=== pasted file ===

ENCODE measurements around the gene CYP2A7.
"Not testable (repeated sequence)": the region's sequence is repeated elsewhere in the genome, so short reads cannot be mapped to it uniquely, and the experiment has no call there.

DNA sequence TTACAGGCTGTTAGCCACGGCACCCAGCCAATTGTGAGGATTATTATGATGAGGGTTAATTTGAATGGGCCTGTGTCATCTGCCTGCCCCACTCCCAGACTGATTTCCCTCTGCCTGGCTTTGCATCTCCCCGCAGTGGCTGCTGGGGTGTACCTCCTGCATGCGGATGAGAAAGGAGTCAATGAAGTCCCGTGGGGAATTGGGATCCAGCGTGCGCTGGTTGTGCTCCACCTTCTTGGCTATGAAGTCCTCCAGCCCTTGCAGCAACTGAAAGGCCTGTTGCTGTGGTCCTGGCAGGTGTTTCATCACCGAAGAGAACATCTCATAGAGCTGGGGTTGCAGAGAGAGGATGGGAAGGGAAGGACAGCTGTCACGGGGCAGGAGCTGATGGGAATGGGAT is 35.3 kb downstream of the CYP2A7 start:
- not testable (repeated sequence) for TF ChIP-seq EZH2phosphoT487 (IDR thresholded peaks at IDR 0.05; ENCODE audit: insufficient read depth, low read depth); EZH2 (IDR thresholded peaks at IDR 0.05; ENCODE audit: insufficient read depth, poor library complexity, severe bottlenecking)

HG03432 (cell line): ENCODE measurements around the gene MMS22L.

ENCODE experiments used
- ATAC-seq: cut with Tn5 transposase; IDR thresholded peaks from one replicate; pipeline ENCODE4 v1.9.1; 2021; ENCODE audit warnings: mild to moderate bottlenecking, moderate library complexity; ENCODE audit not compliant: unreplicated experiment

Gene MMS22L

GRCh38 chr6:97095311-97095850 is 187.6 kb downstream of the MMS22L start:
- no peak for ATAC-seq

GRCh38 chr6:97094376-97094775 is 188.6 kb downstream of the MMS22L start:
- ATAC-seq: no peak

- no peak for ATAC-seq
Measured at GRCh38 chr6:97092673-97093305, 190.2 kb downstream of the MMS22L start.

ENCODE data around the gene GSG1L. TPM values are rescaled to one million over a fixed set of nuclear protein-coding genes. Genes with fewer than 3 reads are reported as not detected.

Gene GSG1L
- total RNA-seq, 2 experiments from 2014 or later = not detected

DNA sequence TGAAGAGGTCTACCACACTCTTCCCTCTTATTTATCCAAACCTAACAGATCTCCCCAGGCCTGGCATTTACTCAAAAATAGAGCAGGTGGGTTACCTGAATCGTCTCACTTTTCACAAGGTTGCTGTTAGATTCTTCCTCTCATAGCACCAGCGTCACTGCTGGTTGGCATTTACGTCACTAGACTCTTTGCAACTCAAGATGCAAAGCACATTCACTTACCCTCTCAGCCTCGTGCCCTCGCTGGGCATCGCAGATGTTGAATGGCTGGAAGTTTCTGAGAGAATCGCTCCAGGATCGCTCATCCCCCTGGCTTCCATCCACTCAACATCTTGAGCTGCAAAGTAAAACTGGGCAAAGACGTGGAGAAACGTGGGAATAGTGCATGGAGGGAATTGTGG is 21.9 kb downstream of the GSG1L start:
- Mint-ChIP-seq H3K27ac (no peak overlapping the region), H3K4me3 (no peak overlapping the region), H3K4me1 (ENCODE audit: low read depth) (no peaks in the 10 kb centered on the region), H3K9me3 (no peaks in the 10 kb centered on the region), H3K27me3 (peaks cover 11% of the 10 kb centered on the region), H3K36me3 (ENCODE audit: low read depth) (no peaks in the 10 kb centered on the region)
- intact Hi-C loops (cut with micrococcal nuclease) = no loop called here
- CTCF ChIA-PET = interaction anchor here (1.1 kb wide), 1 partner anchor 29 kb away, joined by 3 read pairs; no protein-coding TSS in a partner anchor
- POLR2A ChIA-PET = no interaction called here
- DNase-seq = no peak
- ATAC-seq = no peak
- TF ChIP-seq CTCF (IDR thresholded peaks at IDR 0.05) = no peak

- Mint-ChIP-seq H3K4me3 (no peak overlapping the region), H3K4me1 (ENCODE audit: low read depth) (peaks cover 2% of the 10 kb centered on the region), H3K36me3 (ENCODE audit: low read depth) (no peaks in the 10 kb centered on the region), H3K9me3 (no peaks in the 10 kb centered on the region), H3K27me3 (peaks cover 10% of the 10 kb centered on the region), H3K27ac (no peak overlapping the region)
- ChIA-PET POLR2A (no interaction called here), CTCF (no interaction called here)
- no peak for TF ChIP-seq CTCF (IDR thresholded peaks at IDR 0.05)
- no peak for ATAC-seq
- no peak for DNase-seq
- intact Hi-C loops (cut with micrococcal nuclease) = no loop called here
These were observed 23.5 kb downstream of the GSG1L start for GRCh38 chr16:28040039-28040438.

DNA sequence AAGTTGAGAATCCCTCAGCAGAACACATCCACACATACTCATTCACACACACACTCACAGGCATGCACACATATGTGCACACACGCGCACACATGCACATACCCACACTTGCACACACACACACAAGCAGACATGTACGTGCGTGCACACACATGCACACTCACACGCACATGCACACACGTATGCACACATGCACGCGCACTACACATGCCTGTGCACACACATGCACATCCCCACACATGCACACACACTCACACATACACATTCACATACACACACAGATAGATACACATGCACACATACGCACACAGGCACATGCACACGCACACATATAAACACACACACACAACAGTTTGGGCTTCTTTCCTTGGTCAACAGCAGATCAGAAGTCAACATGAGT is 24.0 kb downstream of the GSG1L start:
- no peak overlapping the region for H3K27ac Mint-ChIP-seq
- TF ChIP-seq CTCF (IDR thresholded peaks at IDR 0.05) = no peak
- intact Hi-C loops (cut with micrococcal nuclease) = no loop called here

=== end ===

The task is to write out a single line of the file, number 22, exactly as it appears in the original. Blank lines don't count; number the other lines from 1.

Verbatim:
- POLR2A ChIA-PET = no interaction called here